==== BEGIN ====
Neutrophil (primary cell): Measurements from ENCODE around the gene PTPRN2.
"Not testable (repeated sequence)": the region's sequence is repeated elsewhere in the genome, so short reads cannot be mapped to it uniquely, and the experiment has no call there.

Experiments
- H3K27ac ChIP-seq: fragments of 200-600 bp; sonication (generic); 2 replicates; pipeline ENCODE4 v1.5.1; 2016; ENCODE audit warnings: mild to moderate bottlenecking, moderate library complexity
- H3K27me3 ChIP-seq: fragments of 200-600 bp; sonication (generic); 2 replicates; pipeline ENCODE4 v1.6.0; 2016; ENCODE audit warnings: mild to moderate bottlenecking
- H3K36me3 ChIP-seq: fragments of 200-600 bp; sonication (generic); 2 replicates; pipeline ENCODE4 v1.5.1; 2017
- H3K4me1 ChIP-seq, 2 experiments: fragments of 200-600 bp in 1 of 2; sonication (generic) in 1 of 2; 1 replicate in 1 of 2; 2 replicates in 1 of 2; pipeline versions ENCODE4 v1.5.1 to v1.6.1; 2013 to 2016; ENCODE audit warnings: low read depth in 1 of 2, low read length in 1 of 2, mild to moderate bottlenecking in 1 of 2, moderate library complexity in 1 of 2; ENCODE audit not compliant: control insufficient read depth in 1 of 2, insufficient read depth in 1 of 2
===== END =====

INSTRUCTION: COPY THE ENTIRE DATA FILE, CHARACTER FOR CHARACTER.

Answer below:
Neutrophil (primary cell): Measurements from ENCODE around the gene PTPRN2.
"Not testable (repeated sequence)": the region's sequence is repeated elsewhere in the genome, so short reads cannot be mapped to it uniquely, and the experiment has no call there.

Experiments
- H3K27ac ChIP-seq: fragments of 200-600 bp; sonication (generic); 2 replicates; pipeline ENCODE4 v1.5.1; 2016; ENCODE audit warnings: mild to moderate bottlenecking, moderate library complexity
- H3K27me3 ChIP-seq: fragments of 200-600 bp; sonication (generic); 2 replicates; pipeline ENCODE4 v1.6.0; 2016; ENCODE audit warnings: mild to moderate bottlenecking
- H3K36me3 ChIP-seq: fragments of 200-600 bp; sonication (generic); 2 replicates; pipeline ENCODE4 v1.5.1; 2017
- H3K4me1 ChIP-seq, 2 experiments: fragments of 200-600 bp in 1 of 2; sonication (generic) in 1 of 2; 1 replicate in 1 of 2; 2 replicates in 1 of 2; pipeline versions ENCODE4 v1.5.1 to v1.6.1; 2013 to 2016; ENCODE audit warnings: low read depth in 1 of 2, low read length in 1 of 2, mild to moderate bottlenecking in 1 of 2, moderate library complexity in 1 of 2; ENCODE audit not compliant: control insufficient read depth in 1 of 2, insufficient read depth in 1 of 2